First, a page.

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  • Exclamative Clauses: At the Syntax-Semantics Interface
  • Raffaella Zanuttini and Paul Portner

A central issue in the theory of clause types is whether force is represented in the syntax. Based on data from English, Italian, and Paduan, we examine this question focusing on a less wellstudied clause type, exclamatives. We argue that there is no particular element in syntax responsible for introducing force. Rather, there are two fundamental syntactic components which identify a clause as exclamative, a factive and a wh-operator. These are crucial because they are responsible for two fundamental semantic properties characteristic of exclamatives, namely that they are factive and denote a set of alternative propositions. The force of exclamatives, which we characterize as widening, is derived indirectly, based on the semantic properties.*

1. Exclamatives and the notion of clause type

Sadock and Zwicky (1985) define clause types as a pairing of grammatical form and conversational use.1 In this article we use this notion of clause type as we examine one of the less commonly discussed types, exclamatives. Within the class of exclamatives we include sentences like What a nice guy he is!, which associate a variety of syntactic features with a specific conversational use. In general, scholars have approached the characterization of clause types in a way that is very natural given a definition like Sadock and Zwicky’s: they ask how the conversational use is represented in the form. There are two main approaches here. On the one hand, one finds analyses that postulate a morpheme or grammatical feature representing a sentence’s illocutionary force. On the other, there are construction-oriented theories that characterize a class of structures and link this class to the pragmatic use directly and as a whole.

We believe both of these perspectives leave out a level of analysis: the sentence’s denotation, that is, compositional semantic interpretation.2 The denotation mediates the form/use relationship and plays a crucial role in the analysis of both sides of the pairing. In terms of form, we propose that the class of exclamative structures is defined as comprising those which encode two crucial properties of meaning. A sentence is an exclamative if its denotation has these two properties. We investigate in some detail the syntactic characteristics of this class of sentences, focusing in particular on how the crucial aspects of meaning are represented. In terms of use, we suggest that the [End Page 39] two semantic properties in question imply that the sentence’s use is as an exclamative, provided that we understand the notion of use properly. We spend a significant proportion of the article clarifying the relevant concept of use and its application to exclamatives.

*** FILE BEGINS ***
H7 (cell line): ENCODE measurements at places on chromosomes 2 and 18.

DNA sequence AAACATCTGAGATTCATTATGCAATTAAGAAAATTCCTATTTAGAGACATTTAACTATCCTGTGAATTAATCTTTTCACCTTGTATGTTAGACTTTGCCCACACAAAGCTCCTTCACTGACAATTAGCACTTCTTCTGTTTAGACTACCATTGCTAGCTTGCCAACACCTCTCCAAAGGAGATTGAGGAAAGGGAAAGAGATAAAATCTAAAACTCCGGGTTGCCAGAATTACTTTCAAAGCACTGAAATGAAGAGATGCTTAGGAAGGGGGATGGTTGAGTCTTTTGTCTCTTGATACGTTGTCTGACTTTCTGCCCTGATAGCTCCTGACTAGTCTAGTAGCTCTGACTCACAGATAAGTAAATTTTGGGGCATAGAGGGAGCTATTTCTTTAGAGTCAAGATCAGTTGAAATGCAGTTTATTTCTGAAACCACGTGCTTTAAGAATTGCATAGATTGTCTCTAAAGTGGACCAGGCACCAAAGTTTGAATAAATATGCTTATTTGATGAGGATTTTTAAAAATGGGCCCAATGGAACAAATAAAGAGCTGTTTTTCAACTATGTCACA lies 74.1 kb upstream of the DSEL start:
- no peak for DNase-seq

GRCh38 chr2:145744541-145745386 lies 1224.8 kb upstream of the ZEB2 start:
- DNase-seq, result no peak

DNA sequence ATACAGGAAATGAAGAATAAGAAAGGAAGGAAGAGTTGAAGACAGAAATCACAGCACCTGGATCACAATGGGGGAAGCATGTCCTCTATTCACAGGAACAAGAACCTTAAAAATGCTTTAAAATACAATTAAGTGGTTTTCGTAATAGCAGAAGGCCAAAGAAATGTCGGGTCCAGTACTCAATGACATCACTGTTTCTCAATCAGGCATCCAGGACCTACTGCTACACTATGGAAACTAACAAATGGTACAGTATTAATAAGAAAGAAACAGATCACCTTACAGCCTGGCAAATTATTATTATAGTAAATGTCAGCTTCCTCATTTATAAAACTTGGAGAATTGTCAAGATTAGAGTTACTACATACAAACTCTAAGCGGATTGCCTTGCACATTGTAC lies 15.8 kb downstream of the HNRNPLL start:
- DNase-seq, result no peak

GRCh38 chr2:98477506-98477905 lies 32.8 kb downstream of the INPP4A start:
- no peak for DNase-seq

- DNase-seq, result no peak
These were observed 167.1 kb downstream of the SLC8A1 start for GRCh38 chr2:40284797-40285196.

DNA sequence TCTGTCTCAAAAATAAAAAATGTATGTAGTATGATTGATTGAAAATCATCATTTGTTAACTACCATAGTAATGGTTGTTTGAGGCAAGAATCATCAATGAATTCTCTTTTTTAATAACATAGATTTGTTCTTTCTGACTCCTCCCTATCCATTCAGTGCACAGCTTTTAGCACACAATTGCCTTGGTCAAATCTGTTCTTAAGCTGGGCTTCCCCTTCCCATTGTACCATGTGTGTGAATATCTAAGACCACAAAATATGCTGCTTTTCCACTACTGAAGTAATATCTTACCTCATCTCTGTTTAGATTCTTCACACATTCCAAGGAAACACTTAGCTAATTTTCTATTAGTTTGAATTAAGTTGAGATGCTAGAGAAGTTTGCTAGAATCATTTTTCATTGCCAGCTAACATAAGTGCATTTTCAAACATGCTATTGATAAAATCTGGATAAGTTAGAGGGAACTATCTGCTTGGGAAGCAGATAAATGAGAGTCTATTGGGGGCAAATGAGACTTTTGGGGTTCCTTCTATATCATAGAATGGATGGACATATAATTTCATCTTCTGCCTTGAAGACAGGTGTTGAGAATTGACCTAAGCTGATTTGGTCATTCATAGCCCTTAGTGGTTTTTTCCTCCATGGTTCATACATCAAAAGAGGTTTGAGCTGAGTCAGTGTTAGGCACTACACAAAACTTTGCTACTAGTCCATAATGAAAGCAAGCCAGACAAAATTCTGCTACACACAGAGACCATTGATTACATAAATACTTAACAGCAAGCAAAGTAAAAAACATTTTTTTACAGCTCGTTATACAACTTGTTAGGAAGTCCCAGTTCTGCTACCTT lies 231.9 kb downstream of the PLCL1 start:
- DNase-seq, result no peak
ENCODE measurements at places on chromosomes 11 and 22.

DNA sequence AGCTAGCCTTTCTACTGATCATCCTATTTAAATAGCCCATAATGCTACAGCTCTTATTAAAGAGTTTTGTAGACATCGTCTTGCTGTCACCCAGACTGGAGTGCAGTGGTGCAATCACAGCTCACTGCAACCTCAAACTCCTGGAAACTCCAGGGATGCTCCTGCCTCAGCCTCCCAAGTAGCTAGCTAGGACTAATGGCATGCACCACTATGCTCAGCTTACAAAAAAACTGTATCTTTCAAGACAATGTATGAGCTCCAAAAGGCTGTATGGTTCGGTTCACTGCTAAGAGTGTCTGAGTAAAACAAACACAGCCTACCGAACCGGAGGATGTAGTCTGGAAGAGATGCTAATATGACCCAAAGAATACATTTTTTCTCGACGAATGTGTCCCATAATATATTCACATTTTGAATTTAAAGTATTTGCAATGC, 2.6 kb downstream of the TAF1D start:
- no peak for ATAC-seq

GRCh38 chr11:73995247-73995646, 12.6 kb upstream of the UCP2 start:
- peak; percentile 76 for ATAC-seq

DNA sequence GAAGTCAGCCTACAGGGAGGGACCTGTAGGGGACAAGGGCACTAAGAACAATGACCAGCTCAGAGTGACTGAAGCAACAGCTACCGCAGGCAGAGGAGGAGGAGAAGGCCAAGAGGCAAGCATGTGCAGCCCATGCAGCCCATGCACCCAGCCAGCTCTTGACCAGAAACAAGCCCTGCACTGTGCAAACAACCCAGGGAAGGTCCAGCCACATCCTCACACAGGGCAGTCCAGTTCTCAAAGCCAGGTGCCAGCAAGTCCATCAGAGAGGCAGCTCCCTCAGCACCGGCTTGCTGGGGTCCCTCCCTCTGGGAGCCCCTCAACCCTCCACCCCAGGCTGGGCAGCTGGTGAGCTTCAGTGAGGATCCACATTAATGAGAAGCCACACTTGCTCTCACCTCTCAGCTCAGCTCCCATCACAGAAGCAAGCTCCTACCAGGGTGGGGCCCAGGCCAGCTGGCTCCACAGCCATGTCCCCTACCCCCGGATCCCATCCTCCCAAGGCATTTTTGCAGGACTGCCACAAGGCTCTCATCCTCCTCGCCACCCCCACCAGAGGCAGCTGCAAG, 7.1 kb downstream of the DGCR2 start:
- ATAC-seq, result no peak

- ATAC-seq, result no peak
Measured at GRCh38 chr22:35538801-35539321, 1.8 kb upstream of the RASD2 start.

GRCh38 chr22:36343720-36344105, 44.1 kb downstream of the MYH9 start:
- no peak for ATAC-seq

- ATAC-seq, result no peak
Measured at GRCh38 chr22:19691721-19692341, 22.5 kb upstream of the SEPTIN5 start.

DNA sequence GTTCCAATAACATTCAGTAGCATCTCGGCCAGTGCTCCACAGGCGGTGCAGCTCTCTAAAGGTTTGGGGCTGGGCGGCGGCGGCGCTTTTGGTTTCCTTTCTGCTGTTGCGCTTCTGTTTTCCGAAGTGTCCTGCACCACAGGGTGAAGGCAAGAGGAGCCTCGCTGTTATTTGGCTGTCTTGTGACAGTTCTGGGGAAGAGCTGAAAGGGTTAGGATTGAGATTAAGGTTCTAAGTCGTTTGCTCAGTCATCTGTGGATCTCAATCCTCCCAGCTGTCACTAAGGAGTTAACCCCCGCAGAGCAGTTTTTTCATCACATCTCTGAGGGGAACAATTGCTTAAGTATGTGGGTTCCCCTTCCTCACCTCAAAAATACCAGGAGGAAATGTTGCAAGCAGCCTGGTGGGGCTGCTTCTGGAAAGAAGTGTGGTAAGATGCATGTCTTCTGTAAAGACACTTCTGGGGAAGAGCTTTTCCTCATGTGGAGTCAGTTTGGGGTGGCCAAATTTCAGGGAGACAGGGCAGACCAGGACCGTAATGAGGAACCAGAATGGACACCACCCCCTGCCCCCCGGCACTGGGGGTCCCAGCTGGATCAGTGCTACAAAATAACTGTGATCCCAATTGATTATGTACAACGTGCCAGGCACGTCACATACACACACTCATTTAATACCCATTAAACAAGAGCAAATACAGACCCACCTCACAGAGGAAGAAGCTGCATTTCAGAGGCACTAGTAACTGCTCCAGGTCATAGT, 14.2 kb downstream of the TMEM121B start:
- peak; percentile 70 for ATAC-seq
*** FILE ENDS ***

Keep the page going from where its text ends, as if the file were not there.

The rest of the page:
Let us provide more detail about our proposals. We identify two syntactic properties that define the class of exclamatives:


a. Exclamatives contain a wh operator-variable structure.

b. Exclamatives contain an abstract morpheme FACT in the CP domain.

These two properties characterize exclamatives because they contribute the two crucial components of meaning to the denotation.


a. Exclamatives denote a set of alternative propositions, a result of the operator-variable structure.

b. Exclamatives are factive, that is, their propositional content is presupposed; this presuppositionality is the result of the abstract morpheme FACT, which is thus an example of the factive morpheme proposed in previous literature on complement clauses.

These aspects of our proposal explain the similarities across languages between exclamatives and interrogatives. Since both denote sets of propositions, their syntax is alike in respects that give rise to this aspect of their meanings. The need to host the abstract morpheme expressing factivity explains certain subtle differences between exclamatives and interrogatives that have been noted in the literature on Romance.

The ‘use’ of exclamatives is analyzed in terms of another fundamental concept, that of widening.

(3) Exclamatives widen the domain of quantification for the wh operator, which gives rise to the set of alternative propositions denoted by the sentence.

Widening allows us to capture those aspects of the meaning of exclamatives which have been informally described as ‘a sense of surprise’, ‘unexpectedness’, ‘extreme degree’, and the like. Widening is not in general directly encoded in the syntax; it is, however, derived from the...


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